Case in point:
The Times had a nice piece in yesterday’s Week in Review about last week’s Oval Office meeting of the five living presidents and the resulting photograph—pristine Barack with craggy George H.W., buddy-buddy Bill and W., and Jimmy Carter, oddly or poignantly distanced from the crowd. This is news because such gatherings never happen, and because the event produced an historic photograph, and because the meeting signaled a tone change for the incoming administration. The new president said he was looking for “advice, good counsel and fellowship.”
“Even if there was no advice,” the Week in Review article concluded, “Mr. Obama walked away with something perhaps equally valuable: front-page publicity and political goodwill.”
But while this “compelling Oval Office tableau,” as the Week in Review described the picture, was plastered on front-pages everywhere, it was not, in fact, on the front-page of the New York Times.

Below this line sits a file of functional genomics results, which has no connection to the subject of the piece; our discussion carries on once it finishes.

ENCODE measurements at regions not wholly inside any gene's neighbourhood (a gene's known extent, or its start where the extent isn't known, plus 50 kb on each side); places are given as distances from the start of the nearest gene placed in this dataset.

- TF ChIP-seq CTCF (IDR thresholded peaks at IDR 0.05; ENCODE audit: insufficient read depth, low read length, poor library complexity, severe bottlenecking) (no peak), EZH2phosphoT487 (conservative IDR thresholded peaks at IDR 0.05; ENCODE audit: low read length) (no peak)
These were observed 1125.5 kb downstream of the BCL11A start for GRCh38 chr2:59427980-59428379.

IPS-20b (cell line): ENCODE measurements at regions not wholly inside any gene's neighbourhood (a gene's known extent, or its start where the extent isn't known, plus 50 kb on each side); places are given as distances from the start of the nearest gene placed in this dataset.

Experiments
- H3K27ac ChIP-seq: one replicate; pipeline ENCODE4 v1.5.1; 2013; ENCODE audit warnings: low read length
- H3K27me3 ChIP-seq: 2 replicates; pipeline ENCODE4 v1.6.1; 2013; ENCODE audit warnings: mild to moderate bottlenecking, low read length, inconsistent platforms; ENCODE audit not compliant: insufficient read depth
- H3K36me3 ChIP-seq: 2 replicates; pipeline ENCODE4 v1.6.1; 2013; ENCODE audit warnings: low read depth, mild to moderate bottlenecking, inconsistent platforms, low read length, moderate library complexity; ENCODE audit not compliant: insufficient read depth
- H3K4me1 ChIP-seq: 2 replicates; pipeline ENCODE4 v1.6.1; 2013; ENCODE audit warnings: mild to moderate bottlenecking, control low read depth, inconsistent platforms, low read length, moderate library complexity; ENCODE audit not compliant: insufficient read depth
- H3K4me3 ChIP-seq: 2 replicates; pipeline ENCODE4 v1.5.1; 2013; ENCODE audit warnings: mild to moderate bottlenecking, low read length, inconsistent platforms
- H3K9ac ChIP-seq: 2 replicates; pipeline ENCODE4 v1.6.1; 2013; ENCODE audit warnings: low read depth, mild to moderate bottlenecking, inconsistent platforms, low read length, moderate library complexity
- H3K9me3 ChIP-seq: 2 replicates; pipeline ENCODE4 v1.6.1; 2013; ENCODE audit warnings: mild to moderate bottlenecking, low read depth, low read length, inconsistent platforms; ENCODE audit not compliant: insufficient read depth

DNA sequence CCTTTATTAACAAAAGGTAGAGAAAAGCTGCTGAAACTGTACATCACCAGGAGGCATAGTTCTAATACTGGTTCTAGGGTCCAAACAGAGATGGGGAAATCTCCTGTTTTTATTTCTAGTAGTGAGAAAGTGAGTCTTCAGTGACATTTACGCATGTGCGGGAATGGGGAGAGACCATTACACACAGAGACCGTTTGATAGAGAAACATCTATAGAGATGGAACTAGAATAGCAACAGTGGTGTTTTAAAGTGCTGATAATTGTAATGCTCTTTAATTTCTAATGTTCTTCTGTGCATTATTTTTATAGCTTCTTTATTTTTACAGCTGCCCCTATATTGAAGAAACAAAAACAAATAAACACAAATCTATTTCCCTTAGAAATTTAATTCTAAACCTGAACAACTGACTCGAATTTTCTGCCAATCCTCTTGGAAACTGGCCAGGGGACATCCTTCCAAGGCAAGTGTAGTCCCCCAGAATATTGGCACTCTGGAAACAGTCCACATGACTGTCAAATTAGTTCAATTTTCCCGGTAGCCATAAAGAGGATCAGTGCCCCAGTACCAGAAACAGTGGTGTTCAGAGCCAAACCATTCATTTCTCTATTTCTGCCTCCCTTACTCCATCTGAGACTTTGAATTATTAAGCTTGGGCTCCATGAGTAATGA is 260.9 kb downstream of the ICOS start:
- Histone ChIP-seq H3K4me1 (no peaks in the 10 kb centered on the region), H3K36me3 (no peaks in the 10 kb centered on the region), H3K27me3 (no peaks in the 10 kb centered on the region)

Such a keepsake moment in the news business, was also a what-were-they-thinking-moment at the Times.
More and more, if you’re still reading the paper Times, you might have a sense on most mornings of a front page more introspective than declarative, more soft than hard, more lost about how it should rank the events of the day than clear. The Times is obviously grappling with the question everybody in journalism is—what’s news when everybody already knows the news?